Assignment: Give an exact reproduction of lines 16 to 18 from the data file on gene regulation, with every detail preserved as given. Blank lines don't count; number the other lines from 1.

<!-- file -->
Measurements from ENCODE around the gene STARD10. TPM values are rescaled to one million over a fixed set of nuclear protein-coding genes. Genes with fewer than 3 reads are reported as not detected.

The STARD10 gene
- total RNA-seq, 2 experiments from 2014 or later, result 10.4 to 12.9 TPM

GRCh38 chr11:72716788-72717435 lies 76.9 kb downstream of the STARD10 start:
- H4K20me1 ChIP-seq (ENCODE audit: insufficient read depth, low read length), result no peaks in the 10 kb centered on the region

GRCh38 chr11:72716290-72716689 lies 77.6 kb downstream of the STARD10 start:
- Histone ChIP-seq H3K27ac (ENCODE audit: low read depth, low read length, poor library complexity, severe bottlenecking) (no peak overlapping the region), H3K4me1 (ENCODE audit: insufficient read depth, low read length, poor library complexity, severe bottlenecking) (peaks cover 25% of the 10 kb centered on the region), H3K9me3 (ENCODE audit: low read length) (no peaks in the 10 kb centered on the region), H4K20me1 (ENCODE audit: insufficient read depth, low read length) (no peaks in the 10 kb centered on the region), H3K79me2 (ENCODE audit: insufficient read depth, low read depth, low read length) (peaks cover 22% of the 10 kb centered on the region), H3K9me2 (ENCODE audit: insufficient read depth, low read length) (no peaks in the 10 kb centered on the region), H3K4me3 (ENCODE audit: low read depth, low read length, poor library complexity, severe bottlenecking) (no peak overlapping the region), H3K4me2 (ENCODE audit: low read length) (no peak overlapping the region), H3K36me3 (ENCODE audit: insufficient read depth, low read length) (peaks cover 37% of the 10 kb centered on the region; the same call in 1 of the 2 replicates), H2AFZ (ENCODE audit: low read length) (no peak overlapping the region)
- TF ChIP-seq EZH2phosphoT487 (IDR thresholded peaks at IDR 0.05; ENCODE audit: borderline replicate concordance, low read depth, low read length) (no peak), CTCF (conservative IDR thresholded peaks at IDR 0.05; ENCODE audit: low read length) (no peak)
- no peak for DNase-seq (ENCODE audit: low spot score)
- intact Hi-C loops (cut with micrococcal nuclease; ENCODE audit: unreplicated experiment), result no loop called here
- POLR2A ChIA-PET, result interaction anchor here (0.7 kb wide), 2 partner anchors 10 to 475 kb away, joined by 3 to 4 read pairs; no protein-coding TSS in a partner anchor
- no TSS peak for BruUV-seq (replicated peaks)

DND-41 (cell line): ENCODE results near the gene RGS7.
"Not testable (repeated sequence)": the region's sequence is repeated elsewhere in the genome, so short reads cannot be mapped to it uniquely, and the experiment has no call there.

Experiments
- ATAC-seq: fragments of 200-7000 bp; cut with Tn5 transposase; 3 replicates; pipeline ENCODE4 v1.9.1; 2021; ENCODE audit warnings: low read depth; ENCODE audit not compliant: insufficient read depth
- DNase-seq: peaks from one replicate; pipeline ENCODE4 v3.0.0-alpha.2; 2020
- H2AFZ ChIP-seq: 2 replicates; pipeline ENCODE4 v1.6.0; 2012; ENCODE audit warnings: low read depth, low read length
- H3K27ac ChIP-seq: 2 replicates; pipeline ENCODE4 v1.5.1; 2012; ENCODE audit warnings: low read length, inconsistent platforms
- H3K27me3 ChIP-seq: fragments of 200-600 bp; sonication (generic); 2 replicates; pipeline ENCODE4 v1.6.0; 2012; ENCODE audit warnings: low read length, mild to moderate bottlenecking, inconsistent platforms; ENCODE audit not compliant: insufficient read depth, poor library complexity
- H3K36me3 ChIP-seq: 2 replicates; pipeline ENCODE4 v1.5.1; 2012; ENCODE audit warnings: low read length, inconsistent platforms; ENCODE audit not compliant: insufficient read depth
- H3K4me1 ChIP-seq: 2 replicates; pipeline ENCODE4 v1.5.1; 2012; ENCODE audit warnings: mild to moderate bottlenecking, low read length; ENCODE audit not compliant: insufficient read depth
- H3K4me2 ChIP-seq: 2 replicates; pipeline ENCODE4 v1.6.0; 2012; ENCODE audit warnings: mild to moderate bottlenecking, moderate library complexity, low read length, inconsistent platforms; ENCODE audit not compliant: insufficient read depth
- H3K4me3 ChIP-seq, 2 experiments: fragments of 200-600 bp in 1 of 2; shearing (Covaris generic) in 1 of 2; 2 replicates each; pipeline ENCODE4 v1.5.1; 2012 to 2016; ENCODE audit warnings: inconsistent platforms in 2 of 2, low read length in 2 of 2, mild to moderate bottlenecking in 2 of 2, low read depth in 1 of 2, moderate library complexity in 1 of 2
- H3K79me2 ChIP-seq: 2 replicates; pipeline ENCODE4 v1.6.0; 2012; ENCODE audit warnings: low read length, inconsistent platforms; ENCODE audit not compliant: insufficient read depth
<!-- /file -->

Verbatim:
- ATAC-seq: fragments of 200-7000 bp; cut with Tn5 transposase; 3 replicates; pipeline ENCODE4 v1.9.1; 2021; ENCODE audit warnings: low read depth; ENCODE audit not compliant: insufficient read depth
- DNase-seq: peaks from one replicate; pipeline ENCODE4 v3.0.0-alpha.2; 2020
- H2AFZ ChIP-seq: 2 replicates; pipeline ENCODE4 v1.6.0; 2012; ENCODE audit warnings: low read depth, low read length